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Isleofgough

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Isleofgough last won the day on August 30

Isleofgough had the most liked content!

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42 Noble Beginner

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  • First Name
    Philo
  • Last Name
    Calhoun
  • C4D Ver
    R20 Studio
  • Location
    Seattle
  • Interests
    Graphics arts

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  1. Isleofgough

    changing Modo for C4D licence

    I tried, but there is not much interest in buying Modo these days. A lot of people just use blender, if they are hobbyists. It is a pity, as Modo is one of the best SDS modelers. Personally, I am moving to Houdini as my primary 3D program.
  2. Isleofgough

    changing Modo for C4D licence

    Are you sure? The Foundry’s site looks like it is $599 forever if you drop maintenance. Your way makes sense but I don’t think it is the case.
  3. Isleofgough

    changing Modo for C4D licence

    I think that is right. Paradoxically, that makes version 9 more valuable than version 12, if you have let your maintainance lapse. The licensing of Modo is strange.
  4. Isleofgough

    sculpt text?

    You can also do this (probably even easier) with standard SDS modeling. 1. Use the polypen to create outline in quads 2. Use the knife tool to split in the middle 3. Select the middle vertices and transform/move upwards 4. Add a couple edge loops to keep things sharp 5. Drop into a hypernurb. DrawmText.c4d
  5. Isleofgough

    sculpt text?

    Looks like a sweep with triangular profile and adjustment of scaling along spline. There probably is a more elegant way of doing this though...
  6. Isleofgough

    Bunch-o-Questions

    It does sound like you would not be happy with anything other than Maya, and your tone dissuades others from wanting to continue to help. For others: I strongly second the recommendation for the HB scripts. It is particularly good in preventing the left over points that is common with built in tools.
  7. Isleofgough

    Bunch-o-Questions

    1) I thought I'd be clever and drop 4 meshes into one SubD node because my object manager is getting filled with Subdivision nodes, but it only recognizes the top mesh. Put your items in a null. The short cut key for turning hypernurb (SDS equivalent) on and off (toggle) is "Q" 2) Also is there a shortcut to drop meshes out of their hierarchy? Like in maya it's shift+p (un-parent) ? It's really distracting always having to go the object manger to drag things in and out of each other. You can add a toolbar for "unparent". I use parenting and unparenting all the time just to adjust position or rotation of several objects at one time. After unparenting, they will keep their new position. 3) Is there a setting to stop tools from repeating themselves when I let go of the mouse button? spacebar 4)....Is there a history stack? no. There are many procedural modeling options, but no history stack. It sounds from the discussion that you much prefer Maya. My favorite program was XSI, and it would be the one I would recommend for combining easy of modeling with mograph capabilities. It was logical, had a history stack, was very powerful, and .... is dead. I used Maya for awhile. It was much less intuitive than XSI for me, and was pretty unstable on a Mac and quite overpriced. I would guess that you could learn to be much faster in C4D, but its strengths are different from Maya. Only recently did Maya have any real mograph capabilities. You had to write Mel scripts for many things that were easy in C4D. NPR rendering was worse by far than C4D. The company was greedy and stopped allowing you to purchase the software outright. As Dan pointed out somewhere, after you have used some software for several years, it can be a logistical nightmare to move over to a new program. There is not only the learning curve (and funds and time for tutorials), but you have hundreds of old models that don't export very well to other programs (especially if you want to keep some of the proprietary systems in your original program that were procedural). You also loose all the money you spent with plugins and addons to your original program. Your basic knowledge of polygon modeling carries over but the hundreds of tricks you've learned for keystrokes and workarounds is gone. In the end, money savings will be not nearly as much as you might have thought. On top of that, there is also the question of a software company's future. There were a lot of us that were sure Avid was secure with XSI (or was it Microsoft before that, or Autodesk after?). The most exciting program right now for me is Houdini. It would solve your issue with "history state" ;-)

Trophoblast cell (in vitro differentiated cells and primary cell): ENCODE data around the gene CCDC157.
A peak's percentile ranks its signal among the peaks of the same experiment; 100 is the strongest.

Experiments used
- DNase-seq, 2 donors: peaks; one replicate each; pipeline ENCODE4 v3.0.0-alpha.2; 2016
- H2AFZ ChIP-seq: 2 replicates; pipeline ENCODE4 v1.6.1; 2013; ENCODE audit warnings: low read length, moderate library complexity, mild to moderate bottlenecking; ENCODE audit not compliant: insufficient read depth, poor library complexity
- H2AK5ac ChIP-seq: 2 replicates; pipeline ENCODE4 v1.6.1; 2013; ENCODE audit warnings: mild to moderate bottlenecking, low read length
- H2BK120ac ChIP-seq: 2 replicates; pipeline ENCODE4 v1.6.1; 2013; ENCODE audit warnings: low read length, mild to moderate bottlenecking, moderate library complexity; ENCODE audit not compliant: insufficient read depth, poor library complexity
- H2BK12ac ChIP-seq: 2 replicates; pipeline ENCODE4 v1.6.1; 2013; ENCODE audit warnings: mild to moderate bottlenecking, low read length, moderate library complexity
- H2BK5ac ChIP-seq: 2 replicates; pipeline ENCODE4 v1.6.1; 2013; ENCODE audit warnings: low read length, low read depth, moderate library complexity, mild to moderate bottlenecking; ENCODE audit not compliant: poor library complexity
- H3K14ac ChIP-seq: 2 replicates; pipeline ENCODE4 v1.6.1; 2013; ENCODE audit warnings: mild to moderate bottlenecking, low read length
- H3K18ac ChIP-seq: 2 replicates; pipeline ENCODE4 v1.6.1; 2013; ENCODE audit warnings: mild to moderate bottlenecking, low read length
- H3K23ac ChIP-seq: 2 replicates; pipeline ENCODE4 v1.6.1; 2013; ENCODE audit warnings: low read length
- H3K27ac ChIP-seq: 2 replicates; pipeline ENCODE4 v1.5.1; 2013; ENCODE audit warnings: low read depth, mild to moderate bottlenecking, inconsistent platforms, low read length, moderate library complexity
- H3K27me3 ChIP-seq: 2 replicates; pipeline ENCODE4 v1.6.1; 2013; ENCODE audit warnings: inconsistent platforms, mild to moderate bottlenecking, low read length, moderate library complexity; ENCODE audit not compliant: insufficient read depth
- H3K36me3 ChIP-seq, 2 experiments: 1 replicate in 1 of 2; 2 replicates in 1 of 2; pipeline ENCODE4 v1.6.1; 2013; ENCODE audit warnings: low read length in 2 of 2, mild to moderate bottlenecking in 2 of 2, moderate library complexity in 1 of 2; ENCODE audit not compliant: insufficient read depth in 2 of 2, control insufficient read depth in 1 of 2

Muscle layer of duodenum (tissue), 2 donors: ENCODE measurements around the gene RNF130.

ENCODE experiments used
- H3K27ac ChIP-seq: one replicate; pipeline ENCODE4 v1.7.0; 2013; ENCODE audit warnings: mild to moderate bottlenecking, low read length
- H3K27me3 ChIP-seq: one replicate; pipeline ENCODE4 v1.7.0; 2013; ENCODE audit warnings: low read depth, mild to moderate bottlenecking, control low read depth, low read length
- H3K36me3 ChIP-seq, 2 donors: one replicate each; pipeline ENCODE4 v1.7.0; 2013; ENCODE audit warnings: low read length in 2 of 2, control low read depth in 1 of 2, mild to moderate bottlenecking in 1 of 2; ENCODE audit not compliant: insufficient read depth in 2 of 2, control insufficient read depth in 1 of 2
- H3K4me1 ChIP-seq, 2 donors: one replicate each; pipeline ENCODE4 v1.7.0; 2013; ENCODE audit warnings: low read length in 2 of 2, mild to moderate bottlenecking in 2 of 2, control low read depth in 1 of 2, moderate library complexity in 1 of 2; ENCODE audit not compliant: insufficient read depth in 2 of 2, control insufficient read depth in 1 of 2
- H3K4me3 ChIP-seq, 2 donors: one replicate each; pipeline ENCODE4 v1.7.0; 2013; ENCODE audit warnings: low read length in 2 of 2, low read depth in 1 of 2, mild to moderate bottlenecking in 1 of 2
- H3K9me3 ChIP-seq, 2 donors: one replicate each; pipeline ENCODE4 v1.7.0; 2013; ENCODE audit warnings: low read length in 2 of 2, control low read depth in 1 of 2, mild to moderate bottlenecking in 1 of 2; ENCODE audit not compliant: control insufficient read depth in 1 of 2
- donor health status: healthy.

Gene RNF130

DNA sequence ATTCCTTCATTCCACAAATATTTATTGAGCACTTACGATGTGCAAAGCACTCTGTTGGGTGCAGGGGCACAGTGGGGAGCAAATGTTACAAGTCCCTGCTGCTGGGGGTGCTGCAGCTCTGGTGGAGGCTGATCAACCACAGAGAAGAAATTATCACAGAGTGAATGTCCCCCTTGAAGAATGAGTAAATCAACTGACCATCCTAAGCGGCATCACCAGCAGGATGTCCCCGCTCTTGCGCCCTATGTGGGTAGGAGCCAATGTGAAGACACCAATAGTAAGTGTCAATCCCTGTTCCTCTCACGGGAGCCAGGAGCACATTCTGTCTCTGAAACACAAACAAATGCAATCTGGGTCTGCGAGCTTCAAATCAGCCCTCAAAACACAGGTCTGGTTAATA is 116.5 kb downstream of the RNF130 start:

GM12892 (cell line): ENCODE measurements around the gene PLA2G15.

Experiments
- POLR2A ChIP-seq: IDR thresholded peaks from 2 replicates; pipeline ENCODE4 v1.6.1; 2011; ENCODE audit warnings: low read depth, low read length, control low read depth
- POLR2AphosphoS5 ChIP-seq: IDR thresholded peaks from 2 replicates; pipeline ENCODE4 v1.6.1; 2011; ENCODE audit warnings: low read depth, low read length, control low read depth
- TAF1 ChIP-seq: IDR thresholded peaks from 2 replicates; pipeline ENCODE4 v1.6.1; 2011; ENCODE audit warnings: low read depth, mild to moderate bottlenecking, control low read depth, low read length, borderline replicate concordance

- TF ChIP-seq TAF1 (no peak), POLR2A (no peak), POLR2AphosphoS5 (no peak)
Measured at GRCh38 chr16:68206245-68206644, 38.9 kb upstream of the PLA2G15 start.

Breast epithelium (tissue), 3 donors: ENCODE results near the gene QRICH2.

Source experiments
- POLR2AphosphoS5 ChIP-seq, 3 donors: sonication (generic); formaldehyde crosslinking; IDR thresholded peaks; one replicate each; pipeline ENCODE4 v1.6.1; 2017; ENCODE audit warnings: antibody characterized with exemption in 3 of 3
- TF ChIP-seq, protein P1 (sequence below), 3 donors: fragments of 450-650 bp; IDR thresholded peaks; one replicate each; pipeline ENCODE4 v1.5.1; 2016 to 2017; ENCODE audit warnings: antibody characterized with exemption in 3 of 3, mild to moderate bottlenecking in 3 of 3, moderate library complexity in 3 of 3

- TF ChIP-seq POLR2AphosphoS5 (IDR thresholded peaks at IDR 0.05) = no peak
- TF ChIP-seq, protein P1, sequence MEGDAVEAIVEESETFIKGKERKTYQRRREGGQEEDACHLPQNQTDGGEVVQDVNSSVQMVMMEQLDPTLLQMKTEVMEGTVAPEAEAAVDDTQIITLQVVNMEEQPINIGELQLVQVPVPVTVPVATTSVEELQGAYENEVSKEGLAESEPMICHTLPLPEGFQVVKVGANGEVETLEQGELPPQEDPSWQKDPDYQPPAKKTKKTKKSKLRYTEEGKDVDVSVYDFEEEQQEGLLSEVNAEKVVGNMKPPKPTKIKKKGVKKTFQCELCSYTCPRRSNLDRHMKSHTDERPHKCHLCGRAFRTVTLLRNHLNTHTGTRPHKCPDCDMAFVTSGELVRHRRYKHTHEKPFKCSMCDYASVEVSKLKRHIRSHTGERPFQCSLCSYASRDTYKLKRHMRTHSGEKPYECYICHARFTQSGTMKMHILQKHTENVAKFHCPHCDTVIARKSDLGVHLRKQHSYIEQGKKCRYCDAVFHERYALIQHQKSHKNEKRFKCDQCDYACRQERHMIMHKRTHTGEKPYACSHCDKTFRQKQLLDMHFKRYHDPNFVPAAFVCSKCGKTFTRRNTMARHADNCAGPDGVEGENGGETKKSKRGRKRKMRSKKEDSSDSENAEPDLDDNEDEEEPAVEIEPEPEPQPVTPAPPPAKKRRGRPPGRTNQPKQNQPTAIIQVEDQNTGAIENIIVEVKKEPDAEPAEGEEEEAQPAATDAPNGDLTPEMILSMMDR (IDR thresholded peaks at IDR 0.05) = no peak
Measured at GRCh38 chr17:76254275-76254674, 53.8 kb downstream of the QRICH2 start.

8. Isleofgough

    Local action centers